“It’s a very, very big step, but one we have to take together. It’s about sticking to principles and true beliefs rather than just getting elected.

“Respect unites—it’s not like the arguing and in-fighting of the past. When we gel we can be a massive force. I’m using this by-election as a dry run for the general election so that we can roll out the Respect banner.”

Derek explains how he got involved with Respect after being an active trade unionist since his childhood, but never finding a political home that suited him.

“A leaflet was put under my windscreen a couple of weeks ago. On the back there was a statement with 12 boxes. I could tick all 12 boxes, which I’ve never found with other left wing groups.

“I thought this time I had to do something, because I’m disgusted with the Labour Party and the way it’s going, the way my party and my father’s party has gone in the last few years. We have to stand up to Tony Blair and what he is doing to this country.”

‘I’m sick of Labour’s lies’

MANAL HASNAIN helped organise a 40-strong meeting for Hartlepool’s small ethnic minority population.

Speakers included Respect’s candidate John Bloom and Yvonne Ridley, who was its candidate in the recent Leicester South by-election.

“It was an excellent meeting,” says Manal. “None of the other candidates have even bothered to come and speak to us.”

Manal, a solicitor, started getting involved in politics by organising solidarity for Palestinians. She also took part in demonstrations against the war in Iraq.

“I was disillusioned with all the lies coming out of New Labour and all the cronyism. That made me get up and get involved,” she says.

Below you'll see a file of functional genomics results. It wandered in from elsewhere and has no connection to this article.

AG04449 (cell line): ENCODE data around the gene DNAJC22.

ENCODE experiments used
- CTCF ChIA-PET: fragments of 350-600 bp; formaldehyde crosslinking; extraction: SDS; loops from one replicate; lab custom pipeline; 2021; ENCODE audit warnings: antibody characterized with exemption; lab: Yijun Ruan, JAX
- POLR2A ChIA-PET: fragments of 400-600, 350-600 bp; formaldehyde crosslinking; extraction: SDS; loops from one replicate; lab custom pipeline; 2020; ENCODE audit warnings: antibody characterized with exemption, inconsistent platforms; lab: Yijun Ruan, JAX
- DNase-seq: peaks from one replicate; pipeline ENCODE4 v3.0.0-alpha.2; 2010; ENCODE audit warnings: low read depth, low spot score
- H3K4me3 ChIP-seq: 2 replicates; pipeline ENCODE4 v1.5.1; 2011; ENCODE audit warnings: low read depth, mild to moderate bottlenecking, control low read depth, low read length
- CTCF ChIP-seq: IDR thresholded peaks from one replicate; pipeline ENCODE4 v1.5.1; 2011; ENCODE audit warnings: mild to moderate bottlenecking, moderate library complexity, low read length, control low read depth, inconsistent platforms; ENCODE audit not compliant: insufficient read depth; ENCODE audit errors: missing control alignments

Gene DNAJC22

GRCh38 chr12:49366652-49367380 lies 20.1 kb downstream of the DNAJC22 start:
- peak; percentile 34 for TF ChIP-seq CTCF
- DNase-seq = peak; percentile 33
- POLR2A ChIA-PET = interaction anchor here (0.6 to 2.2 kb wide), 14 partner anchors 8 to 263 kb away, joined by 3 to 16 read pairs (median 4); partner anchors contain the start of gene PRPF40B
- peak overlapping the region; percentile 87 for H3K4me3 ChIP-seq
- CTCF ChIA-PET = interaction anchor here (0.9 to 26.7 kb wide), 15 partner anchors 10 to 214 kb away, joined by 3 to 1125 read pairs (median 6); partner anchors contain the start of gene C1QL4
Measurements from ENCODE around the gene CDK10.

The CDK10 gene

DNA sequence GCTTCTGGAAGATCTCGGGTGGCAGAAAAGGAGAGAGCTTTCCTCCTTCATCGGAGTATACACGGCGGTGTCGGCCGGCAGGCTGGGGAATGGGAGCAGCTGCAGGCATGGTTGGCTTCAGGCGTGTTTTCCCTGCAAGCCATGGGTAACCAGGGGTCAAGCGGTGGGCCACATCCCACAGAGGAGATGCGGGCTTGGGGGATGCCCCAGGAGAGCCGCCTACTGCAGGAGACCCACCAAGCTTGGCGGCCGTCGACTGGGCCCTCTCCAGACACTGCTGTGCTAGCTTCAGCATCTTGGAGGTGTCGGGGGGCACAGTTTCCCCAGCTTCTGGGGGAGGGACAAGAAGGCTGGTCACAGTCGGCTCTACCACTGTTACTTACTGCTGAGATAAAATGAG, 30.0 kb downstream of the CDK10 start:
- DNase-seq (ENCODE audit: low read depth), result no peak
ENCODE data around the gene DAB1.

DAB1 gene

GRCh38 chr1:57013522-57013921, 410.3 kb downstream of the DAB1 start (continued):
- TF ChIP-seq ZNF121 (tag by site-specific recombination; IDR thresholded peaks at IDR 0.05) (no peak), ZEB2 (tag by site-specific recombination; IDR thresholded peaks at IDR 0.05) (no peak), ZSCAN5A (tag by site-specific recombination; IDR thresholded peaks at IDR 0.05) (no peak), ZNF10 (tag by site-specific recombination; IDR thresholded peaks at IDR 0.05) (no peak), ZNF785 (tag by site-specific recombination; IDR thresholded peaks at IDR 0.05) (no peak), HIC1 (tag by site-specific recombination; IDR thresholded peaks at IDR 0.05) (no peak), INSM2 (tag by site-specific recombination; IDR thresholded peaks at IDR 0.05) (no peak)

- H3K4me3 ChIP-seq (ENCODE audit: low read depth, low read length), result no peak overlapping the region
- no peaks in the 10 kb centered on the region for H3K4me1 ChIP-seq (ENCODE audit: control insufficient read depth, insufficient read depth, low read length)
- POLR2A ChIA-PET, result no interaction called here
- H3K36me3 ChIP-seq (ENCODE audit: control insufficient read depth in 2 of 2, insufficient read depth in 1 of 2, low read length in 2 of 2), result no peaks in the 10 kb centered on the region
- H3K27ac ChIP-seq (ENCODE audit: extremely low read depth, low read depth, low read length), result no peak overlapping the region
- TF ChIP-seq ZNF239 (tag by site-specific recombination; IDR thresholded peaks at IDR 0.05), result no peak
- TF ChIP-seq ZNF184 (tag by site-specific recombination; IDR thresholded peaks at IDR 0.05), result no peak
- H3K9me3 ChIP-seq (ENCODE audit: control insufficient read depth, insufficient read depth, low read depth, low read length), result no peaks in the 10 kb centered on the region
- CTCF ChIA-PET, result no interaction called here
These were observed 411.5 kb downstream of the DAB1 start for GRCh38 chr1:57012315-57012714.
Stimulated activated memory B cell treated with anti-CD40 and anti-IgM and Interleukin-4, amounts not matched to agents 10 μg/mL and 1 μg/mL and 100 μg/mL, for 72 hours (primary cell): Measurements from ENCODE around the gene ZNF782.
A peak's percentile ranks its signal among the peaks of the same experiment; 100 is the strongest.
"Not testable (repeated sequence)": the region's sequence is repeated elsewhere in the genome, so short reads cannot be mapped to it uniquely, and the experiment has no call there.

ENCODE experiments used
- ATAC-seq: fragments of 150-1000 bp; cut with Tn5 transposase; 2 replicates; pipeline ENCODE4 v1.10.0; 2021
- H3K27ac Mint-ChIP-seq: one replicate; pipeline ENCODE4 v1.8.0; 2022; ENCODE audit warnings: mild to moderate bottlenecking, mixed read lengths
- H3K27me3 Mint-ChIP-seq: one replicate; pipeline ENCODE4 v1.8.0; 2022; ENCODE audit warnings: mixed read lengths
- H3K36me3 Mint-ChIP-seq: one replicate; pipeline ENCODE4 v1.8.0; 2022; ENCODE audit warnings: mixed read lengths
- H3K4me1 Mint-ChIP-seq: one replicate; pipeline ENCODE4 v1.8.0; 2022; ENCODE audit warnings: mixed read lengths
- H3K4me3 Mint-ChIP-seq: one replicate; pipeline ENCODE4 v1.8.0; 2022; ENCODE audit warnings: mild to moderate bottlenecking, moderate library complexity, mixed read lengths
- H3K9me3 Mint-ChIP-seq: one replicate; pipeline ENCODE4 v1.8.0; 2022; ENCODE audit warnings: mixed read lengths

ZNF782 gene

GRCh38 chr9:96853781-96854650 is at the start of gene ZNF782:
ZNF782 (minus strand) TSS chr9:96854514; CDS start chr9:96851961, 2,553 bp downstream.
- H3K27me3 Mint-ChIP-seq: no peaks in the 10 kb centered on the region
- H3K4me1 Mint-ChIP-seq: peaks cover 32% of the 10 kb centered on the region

Civil liberties are another key concern of Manal’s: “The draconian laws on immigration, ID cards, punishment without trial, people languishing in Belmarsh without being charged—all that worries me.

“Think about last week’s hunting protest, if they had been Muslims storming into the Commons I’m sure they would have been shot.”

Manal adds, “Look at how New Labour has misled parliament and the nation. That’s where I get sickened and revolted.”

‘I tried to shop Mandelson’

PETER MANDELSON’s sleazy track record prompted Derek Hall to call the local newspaper’s “shop a crook” phoneline and nominate Hartlepool’s former MP.

“There was a bit of hesitation, as if they might have actually agreed! Then the phone clicked,” says Derek, 50, a white collar worker with grown up children who is supporting Respect at the by-election.

“Mandelson has been on the wrong side on the two main issues locally. He never asked people about hospitals or the changes in the NHS. And on the toxic ghost ships he was against what people wanted.

“There was no reference to the people who voted for him. He’s a representative of the people, not a god. I don’t like to see the people of this town being taken advantage of, and they have been. That’s why I support Respect.

“What I really despise about Blair is that, given the Commons majority he’s had, there was a real opportunity and a proper mandate for change. But he’s only concerned about the same power thing as Thatcher.”

To help out with the Respect campaign in Hartlepool, phone 01429 224 405/6

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Sat 25 Sep 2004, 00:00 BST
Issue No. 1920